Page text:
- HOUSE OF GRAPHS
- SEE ALSO
Graph::Maker::KnightGrid - create Knight grid graph
use Graph::Maker::KnightGrid; $graph = Graph::Maker->new ('knight_grid', dims => [8,8]);
Graph::Maker::KnightGrid creates a
Graph.pm graph for a grid of squares with edges connecting squares as a chess knight moves.
cyclic parameters are the same as
Graph::Maker::Grid but the edges here are steps 2,1.
+------+------+------+------+ dims => [3,4] | | | | | | 1 | 2 | 3 | 4 | edges 1 to 7 | | | | | 1 to 10 +------+------+------+------+ 2 to 9 | | | | | 2 to 11 | 5 | 6 | 7 | 8 | 2 to 8 | | | | | ... +------+------+------+------+ 6 to 4 | | | | | 6 to 12 | 9 | 10 | 11 | 12 | ... | | | | | etc +------+------+------+------+
cyclic => 1 makes the grid wrap-around at its sides. For 2 dimensions this is knight moves on a torus.
For 1 dimension like
dims =>  there are no edges. A knight move 2,1 means move 2 in one dimension and 1 in another. When there is only 1 dimension there is no second dimension for the second step. 2 dimensions like
dims => [6,1] can be given and in that case the effect is steps +/-1 and +/-2 along the row of vertices cycling at the ends.
For a 1x1 cyclic grid
dims => [1,1], or any higher 1x1x1 etc, there is a self-loop edge since the knight move wraps around from the single vertex to itself. This is the same as the 1-vertex cyclic case in
Graph::Maker::Grid. (It also has a self-loop for 1-dimension
dims =>  whereas here that is no edges as described above.)
$graph = Graph::Maker->new('knight_grid', key => value, ...)
The key/value parameters are
dims => arrayref of dimensions cyclic => boolean graph_maker => subr(key=>value) constructor, default Graph->new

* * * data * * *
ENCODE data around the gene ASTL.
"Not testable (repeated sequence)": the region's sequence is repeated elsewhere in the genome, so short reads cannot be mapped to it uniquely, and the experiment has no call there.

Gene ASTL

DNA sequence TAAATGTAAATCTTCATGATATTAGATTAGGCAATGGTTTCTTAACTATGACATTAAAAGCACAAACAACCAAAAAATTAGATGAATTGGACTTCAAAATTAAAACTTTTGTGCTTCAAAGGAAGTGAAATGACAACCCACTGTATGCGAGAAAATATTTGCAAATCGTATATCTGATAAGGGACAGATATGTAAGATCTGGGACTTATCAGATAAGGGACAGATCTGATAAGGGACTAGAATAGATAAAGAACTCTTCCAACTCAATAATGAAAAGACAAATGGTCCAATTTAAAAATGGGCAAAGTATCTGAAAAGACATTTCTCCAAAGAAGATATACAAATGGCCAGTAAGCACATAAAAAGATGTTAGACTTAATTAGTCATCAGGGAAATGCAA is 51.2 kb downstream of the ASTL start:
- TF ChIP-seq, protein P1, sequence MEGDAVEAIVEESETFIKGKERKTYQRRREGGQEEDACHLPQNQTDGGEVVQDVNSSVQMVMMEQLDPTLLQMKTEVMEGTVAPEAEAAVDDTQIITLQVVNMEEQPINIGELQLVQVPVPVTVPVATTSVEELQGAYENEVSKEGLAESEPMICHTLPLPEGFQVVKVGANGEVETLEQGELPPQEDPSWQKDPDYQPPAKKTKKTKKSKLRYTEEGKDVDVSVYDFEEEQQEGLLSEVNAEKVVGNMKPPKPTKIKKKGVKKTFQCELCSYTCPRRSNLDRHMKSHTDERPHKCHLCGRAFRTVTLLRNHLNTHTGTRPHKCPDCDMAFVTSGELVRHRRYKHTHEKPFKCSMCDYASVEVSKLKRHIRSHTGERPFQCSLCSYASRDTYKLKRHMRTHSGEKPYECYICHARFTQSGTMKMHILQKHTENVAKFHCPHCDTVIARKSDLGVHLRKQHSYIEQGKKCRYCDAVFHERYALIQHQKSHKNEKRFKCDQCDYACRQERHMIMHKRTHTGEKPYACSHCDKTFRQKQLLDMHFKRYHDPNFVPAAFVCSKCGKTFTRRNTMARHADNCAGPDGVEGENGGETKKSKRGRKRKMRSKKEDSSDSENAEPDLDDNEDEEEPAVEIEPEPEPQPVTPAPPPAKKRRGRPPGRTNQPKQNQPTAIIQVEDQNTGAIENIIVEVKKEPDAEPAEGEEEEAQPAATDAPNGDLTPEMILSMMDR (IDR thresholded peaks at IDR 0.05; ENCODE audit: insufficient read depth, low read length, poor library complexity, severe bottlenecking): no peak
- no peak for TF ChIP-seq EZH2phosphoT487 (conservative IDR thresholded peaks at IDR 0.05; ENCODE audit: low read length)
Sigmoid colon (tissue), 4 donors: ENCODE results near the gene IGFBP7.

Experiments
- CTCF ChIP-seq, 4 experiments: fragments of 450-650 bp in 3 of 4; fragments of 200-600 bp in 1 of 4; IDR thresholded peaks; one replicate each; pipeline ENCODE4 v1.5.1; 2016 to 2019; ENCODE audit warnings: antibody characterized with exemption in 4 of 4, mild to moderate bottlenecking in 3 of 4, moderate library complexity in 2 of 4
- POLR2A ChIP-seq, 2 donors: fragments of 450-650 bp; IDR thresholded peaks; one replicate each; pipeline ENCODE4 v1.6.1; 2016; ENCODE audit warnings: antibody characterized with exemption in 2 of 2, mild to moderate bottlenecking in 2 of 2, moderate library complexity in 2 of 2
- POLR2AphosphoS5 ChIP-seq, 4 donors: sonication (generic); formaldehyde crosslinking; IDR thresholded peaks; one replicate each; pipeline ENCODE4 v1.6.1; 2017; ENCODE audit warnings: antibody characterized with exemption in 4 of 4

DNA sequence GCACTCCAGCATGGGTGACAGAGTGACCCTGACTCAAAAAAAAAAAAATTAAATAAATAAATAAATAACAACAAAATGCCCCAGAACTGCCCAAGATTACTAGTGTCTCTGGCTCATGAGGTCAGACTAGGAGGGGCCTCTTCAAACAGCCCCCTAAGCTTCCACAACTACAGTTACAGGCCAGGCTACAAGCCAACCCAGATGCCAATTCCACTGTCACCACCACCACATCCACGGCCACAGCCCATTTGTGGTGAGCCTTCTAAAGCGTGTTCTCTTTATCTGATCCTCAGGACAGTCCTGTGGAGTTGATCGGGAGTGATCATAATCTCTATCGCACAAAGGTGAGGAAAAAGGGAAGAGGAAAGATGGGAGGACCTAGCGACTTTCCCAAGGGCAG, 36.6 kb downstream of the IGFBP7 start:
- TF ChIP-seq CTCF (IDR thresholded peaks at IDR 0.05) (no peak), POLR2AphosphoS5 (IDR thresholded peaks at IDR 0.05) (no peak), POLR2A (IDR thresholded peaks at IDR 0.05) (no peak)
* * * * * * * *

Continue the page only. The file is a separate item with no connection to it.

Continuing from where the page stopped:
cyclicare in the style of
Graph::Maker::Grid. Other parameters are passed to the constructor, either
Graph::Maker::Grid, if the graph is directed (the default) then edges are added both forward and backward between vertices. Option
undirected => 1creates an undirected graph and for it there is a single edge between vertices.
For a 2-dimensional grid each vertex is degree up to 8 if the grid is big enough (each dimension >= 5). In a cyclic grid all vertices are this degree. For higher dimensions the degree increases. In general for D dimensions
max_degree = 4*D*(D-1) = 0, 8, 24, 48, 80, ... (A033996)
House of Graphs entries for graphs here include
- 3x3, cyclic, https://hog.grinvin.org/ViewGraphInfo.action?id=6607 (Paley 9)
- 3x4, https://hog.grinvin.org/ViewGraphInfo.action?id=21067
A few of the entries in Sloane's Online Encyclopedia of Integer Sequences related to these graphs include
A033996 max vertex degree in a D dimensional grid A035008 number of edges in NxN grid A180413 number of edges in NxNxN grid A006075 domination number of NxN A006076,A103315 count of ways domination number attained
Copyright 2015, 2016, 2017 Kevin Ryde
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